“Moving Upstairs” to Our Purpose
Purpose is that home within, that place where our talents, values and service-drive reside. It’s there all the time, waiting for our arrival. We may have been too busy “living our life downstairs” to even notice.
A few years ago, I worked with an executive who had recently realized that she had been “living downstairs.” She entered my office in a down mood, and after very little chitchat, she blurted out, “Cake mixes don’t give any meaning to my life!” Caught off guard, I started laughing. She wasn’t amused, and said, “I’m serious. I used to love my job, but it just doesn’t seem important to me anymore.” After I worked with her for a while, she began to explore the contents of her “upstairs flat.” Her discovery centered on “using her innovative and conceptual gifts to enrich and to nourish people’s lives.” She had been “living downstairs” for so long that she actually thought that cake mixes were supposed to give meaning to her life!
Her purpose became overshadowed by her day-to-day focus.
When she finally uncovered her purpose—to enrich and to nourish others through innovation—her attitude about her job changed, her creativity returned and her performance soared. Her life wasn’t about cake mixes; it was about being a creative force to enhance people’s lives. This realization permeated her entire life situation, and nearly everyone in her life sensed her renewal.
Purpose Is Bigger and Deeper Than Our Goals
How often have you heard someone say about extraordinary people, “He was born to do this. She was born to do that.” It is as if the “thing” was their only goal, their only reason for being.
What happens when the “thing” is done or the career is over? Does that mean the person no longer has a purpose? Are these people then expendable from life? Purpose is the natural flow of our gifts as they serve those we touch. Sometimes we may inhibit or ignore this flow, but it is always there, seeking expression. How it manifests depends on our ability to open up to it and the particular circumstances we may be facing at the time. Purpose is constant; the manifestation of purpose is always changing to serve the situation.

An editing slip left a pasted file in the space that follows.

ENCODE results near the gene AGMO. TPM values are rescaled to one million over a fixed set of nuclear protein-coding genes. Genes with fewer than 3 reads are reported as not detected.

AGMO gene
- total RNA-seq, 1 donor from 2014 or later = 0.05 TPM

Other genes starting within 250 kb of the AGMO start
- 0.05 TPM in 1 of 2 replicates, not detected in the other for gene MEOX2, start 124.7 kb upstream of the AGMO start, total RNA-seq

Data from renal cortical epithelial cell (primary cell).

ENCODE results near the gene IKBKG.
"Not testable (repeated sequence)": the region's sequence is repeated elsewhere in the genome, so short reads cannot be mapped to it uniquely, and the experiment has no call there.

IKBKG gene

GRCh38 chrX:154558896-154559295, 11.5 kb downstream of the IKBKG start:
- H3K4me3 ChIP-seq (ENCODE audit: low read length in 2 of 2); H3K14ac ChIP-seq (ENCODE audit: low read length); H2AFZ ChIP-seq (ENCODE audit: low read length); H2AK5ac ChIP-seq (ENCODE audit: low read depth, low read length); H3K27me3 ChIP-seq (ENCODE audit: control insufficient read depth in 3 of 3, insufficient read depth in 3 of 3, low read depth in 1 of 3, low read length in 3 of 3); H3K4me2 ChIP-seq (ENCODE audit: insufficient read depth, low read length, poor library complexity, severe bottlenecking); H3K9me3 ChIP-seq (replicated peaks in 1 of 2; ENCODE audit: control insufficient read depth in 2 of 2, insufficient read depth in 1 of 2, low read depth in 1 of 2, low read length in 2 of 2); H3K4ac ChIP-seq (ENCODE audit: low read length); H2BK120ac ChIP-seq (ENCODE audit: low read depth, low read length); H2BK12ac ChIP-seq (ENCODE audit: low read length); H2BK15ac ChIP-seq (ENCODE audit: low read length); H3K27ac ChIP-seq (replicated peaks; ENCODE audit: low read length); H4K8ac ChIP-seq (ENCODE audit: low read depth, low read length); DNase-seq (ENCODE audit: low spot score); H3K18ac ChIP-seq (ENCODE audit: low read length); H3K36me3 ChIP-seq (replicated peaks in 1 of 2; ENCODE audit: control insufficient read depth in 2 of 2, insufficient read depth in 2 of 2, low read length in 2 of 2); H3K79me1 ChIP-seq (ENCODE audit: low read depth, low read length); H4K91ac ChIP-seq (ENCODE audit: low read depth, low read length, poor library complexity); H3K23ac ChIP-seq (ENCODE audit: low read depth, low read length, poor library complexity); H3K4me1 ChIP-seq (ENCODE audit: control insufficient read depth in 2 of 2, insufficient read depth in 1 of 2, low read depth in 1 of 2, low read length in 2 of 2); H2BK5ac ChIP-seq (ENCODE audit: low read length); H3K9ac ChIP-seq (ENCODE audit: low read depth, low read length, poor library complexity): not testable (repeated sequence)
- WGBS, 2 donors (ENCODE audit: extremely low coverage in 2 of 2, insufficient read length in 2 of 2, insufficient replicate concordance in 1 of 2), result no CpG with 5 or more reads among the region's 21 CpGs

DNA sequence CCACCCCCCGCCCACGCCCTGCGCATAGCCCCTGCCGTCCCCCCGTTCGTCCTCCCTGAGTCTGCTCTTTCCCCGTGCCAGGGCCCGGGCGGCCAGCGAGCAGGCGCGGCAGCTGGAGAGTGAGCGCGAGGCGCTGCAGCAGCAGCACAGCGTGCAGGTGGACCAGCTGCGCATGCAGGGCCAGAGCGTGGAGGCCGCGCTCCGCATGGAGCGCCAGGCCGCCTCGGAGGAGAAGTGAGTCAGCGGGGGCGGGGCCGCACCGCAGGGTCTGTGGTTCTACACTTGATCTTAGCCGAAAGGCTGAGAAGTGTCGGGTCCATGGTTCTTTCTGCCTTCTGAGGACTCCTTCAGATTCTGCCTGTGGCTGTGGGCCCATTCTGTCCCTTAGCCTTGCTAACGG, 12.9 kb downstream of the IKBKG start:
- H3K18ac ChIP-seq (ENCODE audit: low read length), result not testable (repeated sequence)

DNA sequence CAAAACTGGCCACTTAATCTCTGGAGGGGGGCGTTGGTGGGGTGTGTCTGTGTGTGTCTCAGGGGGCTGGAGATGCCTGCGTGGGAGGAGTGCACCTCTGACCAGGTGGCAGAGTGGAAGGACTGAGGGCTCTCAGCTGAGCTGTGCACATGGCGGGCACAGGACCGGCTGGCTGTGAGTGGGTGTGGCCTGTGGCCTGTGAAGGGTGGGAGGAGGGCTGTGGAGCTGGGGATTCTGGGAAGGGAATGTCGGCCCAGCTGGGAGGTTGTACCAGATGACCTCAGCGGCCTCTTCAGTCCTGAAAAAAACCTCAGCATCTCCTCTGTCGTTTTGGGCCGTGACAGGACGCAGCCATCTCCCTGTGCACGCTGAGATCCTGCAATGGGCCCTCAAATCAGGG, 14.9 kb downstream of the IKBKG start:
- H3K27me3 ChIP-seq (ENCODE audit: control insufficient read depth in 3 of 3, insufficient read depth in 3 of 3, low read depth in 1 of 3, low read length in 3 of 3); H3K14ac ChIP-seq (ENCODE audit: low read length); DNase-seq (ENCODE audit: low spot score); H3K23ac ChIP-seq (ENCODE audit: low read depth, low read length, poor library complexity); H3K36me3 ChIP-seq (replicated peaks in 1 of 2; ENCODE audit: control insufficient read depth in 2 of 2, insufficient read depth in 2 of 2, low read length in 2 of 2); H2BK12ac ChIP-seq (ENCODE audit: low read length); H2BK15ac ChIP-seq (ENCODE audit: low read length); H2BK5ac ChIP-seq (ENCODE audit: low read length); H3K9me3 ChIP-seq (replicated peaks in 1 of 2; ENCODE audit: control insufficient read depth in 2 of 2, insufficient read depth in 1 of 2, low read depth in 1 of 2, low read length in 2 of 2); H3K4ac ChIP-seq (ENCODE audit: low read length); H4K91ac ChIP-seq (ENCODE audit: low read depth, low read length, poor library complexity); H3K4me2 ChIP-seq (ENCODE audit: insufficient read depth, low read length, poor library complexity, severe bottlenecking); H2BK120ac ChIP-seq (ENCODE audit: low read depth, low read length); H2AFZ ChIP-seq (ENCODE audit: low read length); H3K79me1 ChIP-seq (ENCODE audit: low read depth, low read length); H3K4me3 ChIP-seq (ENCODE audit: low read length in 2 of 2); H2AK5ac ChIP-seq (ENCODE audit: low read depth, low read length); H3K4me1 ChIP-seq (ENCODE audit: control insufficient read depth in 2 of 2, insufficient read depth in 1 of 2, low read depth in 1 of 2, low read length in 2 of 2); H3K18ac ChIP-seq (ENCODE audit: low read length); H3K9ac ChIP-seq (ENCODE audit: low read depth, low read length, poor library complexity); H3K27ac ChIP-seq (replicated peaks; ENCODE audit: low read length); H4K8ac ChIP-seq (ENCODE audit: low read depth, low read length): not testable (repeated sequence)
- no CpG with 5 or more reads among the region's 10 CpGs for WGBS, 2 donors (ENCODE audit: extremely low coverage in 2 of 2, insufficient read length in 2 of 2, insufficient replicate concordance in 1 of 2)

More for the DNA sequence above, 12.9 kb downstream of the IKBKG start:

The higher the purpose, the greater the energy. Purpose also frees us. The more profound the purpose, the greater the sense of freedom. Purpose opens up possibilities. When observing the passionate, focused behavior of people, it can sometimes be difficult to know if they were being passionately obsessive or passionately purposeful. If the behavior is adding energy, joy and fulfillment to them and others, then it is probably coming from a purposeful place.
Bridging Individual and Organization Purpose
Helping people to tackle their leadership challenges with substantially enhanced self-awareness, shared purpose and shared inspiration is invaluable in supporting our strategic and cultural transformation.”
Purpose powers performance.
Helping people connect to their individual and collective purpose multiplies cultural and financial value. How can each of us better contribute our talents to serve a larger purpose?
Infusing Life With Purpose
Orbiting Around Core Purpose
Actually, the only thing I know for sure is that it is a critically important, endless journey of exploration. While the core may be a constant, ever-present reality throughout life, our clarity increases over time as we heighten our awareness and dedicate ourselves to discovering it. It is a bit like orbiting around a hazy planet and slowly focusing the image.
This focusing process is expedited by engaging in a journey to answer two critical questions:
What is so important to me that I am endlessly fascinated by it?
When I am at my best and creating value for others, what am I bringing to make this happen?
Keep the following principles in mind as you begin to master leading on purpose:
1. Get in touch with what is important to you.